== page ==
It is difficult to describe, and for others to understand, what life is like with depression. The thought of facing yet another day can be daunting. Mundane tasks seem impossible, and activities that were once enjoyable lose all appeal. Making the treacherous journey from the bed to the floor in the morning, or the afternoon, becomes the most monumental task of the day.
Depression affects almost 15 million adults in the United States, a third of which don’t receive treatment. Some lack insurance. Others don’t recognize it as a mental disorder, thinking it’s a weakness or that it will simply go away. Friends and family sometimes make it worse while trying to help. “Cheer up. Life is good.” Unfortunately, life is not very good for people who struggle with depressive illness. They can’t just cheer up. Fortunately, it’s often caused by a chemical imbalance in the brain that can be corrected. And, that’s where Transcranial Magnetic Stimulation comes in, stimulating neurons to help the brain naturally correct that chemical imbalance.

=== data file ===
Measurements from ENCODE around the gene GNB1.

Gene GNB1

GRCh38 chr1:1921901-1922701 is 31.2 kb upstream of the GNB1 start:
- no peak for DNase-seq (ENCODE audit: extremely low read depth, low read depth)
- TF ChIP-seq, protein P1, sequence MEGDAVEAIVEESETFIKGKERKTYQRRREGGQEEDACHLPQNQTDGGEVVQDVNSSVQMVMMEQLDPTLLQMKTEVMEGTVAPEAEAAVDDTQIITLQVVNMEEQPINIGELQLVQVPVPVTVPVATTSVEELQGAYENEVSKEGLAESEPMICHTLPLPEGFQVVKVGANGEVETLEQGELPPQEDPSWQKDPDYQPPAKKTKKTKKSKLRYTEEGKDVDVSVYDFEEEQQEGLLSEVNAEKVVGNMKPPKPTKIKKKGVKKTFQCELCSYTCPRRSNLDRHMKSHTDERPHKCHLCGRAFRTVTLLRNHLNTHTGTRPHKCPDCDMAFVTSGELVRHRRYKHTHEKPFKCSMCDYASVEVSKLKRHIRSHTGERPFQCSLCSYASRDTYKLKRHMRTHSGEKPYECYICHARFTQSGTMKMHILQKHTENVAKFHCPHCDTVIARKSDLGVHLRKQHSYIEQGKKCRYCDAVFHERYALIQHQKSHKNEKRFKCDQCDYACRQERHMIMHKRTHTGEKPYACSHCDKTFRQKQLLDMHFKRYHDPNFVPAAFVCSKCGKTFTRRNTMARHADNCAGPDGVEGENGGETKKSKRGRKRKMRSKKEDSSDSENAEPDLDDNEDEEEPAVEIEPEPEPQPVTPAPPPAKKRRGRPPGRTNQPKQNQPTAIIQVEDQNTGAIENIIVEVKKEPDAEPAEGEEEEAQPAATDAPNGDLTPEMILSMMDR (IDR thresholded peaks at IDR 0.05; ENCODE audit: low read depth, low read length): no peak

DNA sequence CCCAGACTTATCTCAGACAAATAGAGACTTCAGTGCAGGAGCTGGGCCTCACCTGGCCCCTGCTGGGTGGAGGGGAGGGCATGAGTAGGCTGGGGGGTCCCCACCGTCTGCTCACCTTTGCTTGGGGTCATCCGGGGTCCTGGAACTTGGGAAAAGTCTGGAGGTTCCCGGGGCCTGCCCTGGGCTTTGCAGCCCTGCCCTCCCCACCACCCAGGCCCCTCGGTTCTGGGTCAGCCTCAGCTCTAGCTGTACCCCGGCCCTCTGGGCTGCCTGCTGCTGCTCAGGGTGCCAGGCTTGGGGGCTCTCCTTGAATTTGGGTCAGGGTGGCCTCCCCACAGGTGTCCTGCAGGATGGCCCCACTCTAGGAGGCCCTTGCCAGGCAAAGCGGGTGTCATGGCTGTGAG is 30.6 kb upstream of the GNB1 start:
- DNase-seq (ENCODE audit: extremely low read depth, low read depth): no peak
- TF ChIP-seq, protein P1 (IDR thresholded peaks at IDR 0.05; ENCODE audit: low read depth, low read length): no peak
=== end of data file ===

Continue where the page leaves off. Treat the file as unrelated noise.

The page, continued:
Deep sadness or a sense of hopelessness and/or worthlessness
Less energy or feeling lethargic
A change in typical sleep patterns
A change in appetite and/or weight
A lack of interest in activities once enjoyed
Persistent agitation, irritability, and/or anger
Persistent thoughts of suicide or death
Major Depressive Disorder (MDD)—episodic in nature, lasting at least two weeks, including a single episode or multiple events.
Persistent Depressive Disorder—a continuous depression that varies in severity.
Bipolar Disorder—consists of severe depressive lows and extreme, manic highs that can include anxiety, racing thoughts, and high risk behavior.
Other forms of depression—psychotic depression is combined with psychosis such as delusions and hallucinations, postpartum depression occurs after women give birth (severely affecting 10-15% of mothers) and Seasonal Affective Disorder (SAD) typically occurs in winter.
If you think you might suffer from depression, check with your doctor or give us a call for a consultation at 877-447-6503.
If you need immediate help, please call 911. To talk with a crisis worker now, call the National Suicide Prevention Lifeline at 800-273-8255.